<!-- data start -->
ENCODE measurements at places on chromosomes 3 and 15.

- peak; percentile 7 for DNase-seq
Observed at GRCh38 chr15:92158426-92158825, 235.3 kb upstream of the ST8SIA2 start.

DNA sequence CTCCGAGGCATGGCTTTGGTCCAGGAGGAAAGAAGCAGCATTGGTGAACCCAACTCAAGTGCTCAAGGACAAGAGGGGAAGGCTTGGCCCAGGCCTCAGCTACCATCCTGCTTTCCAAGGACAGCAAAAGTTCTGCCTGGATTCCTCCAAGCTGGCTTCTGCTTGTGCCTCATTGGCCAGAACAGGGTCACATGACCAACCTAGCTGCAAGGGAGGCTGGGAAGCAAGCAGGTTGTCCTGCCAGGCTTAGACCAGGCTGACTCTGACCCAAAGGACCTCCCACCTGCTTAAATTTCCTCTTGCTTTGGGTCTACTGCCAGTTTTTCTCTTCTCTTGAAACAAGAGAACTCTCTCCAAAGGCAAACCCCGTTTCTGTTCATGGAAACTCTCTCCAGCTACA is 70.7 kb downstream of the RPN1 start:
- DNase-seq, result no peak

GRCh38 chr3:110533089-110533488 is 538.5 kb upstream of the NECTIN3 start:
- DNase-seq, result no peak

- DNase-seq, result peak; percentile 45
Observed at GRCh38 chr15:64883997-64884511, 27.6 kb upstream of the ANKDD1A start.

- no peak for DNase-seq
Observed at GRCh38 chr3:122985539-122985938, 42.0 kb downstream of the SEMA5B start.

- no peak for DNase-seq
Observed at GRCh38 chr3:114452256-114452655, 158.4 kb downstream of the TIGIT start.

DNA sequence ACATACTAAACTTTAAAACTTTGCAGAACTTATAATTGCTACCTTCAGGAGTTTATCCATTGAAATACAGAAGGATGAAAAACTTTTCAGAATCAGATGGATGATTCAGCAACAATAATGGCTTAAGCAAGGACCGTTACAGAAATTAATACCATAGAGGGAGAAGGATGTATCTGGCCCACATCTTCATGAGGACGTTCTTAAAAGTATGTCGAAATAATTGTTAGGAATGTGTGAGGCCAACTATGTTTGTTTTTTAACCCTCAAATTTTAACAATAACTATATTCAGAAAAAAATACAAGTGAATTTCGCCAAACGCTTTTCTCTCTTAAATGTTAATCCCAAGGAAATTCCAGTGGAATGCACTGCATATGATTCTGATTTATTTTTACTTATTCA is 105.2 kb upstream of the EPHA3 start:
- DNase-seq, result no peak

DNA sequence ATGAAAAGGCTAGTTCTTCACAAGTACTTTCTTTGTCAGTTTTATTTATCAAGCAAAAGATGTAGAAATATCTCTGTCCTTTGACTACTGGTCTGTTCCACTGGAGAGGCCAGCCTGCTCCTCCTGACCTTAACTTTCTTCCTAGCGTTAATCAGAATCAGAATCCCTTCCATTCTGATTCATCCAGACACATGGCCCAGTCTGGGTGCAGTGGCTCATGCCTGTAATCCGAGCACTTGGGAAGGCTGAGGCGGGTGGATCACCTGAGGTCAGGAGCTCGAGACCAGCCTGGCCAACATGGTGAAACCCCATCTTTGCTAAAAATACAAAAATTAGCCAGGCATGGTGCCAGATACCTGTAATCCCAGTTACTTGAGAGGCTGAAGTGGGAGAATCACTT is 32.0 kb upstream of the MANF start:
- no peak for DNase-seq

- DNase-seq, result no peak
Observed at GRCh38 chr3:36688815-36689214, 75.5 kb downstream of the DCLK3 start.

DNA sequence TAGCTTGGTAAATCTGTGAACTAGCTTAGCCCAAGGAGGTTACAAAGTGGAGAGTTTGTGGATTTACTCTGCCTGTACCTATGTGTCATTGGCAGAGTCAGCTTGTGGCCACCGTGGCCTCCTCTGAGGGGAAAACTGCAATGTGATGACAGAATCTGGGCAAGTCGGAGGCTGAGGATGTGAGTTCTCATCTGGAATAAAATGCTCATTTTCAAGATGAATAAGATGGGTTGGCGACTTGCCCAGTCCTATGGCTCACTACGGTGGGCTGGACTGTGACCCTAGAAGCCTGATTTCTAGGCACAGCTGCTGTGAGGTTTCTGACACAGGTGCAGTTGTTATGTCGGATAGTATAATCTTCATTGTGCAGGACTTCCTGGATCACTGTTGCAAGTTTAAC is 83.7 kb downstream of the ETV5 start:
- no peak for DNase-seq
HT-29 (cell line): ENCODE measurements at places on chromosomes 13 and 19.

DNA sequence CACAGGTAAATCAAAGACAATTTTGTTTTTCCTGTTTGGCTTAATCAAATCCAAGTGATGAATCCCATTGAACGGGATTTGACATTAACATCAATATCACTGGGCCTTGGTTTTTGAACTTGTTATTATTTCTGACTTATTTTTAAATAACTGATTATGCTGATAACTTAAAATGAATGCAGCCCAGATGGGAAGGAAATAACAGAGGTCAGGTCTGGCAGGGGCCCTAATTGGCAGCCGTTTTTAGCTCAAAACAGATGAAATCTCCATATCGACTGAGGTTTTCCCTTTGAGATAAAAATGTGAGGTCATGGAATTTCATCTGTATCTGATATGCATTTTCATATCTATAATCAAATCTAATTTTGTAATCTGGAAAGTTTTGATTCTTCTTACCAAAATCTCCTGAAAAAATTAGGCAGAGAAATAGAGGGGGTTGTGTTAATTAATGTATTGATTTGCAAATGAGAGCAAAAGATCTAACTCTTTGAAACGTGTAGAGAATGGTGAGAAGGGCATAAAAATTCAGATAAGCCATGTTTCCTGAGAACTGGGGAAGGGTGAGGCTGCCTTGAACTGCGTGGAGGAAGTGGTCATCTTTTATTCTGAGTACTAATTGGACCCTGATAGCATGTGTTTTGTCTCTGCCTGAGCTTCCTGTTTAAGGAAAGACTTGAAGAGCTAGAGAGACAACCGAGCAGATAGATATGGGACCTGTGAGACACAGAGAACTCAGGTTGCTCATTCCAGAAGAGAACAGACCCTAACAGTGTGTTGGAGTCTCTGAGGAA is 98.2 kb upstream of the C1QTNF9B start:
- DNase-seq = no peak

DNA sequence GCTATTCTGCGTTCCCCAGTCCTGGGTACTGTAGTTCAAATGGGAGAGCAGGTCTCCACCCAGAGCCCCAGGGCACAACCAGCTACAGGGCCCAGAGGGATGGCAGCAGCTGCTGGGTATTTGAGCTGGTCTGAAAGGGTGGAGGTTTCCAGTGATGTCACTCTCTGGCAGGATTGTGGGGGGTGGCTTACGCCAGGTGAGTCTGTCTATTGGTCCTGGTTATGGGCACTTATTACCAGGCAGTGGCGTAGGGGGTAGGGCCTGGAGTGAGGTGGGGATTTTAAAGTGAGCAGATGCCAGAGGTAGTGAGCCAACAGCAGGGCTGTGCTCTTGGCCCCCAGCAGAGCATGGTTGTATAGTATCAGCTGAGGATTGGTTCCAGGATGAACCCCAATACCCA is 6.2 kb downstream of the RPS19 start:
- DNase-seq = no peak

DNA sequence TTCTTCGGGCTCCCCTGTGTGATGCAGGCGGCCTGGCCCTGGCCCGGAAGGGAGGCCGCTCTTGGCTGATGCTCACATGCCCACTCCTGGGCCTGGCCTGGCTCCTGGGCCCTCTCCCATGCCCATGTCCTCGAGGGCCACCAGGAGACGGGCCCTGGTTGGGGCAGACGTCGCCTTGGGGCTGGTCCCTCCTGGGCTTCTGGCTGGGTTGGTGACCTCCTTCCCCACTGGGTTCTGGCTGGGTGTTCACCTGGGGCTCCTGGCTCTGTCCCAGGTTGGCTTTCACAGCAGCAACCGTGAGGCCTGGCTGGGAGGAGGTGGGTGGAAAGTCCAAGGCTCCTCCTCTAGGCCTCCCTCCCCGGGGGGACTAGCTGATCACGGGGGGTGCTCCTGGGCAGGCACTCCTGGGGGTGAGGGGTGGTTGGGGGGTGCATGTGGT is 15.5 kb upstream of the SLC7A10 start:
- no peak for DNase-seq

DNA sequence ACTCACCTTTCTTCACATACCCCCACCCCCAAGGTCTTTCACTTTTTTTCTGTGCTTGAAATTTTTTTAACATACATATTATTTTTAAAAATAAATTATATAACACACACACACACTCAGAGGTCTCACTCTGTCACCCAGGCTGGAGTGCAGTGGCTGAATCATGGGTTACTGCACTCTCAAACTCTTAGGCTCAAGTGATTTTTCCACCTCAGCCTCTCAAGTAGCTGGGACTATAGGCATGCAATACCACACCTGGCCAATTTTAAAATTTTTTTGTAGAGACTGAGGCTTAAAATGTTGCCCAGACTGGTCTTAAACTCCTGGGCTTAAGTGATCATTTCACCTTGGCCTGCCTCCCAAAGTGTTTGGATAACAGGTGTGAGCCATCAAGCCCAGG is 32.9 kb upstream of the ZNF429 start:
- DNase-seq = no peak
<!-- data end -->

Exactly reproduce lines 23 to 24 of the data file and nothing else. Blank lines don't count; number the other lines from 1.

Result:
DNA sequence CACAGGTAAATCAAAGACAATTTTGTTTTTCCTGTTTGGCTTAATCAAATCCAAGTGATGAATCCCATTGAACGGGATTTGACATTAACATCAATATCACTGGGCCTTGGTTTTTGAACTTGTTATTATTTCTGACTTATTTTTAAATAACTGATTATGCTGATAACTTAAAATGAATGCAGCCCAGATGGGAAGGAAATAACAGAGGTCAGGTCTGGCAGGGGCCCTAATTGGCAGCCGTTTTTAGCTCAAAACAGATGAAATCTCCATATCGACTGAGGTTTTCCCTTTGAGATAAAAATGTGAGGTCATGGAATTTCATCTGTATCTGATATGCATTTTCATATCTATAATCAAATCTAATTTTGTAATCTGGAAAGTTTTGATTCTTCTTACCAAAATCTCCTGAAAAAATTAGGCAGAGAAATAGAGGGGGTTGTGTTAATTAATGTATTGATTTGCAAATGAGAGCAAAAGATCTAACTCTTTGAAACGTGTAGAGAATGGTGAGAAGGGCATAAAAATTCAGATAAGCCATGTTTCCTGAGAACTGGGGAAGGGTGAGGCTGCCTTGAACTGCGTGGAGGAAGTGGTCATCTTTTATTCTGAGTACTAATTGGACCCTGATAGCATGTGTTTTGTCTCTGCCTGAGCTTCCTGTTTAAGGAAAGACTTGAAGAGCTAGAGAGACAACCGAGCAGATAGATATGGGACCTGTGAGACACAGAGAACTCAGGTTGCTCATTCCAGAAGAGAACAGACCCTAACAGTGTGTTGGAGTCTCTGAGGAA is 98.2 kb upstream of the C1QTNF9B start:
- DNase-seq = no peak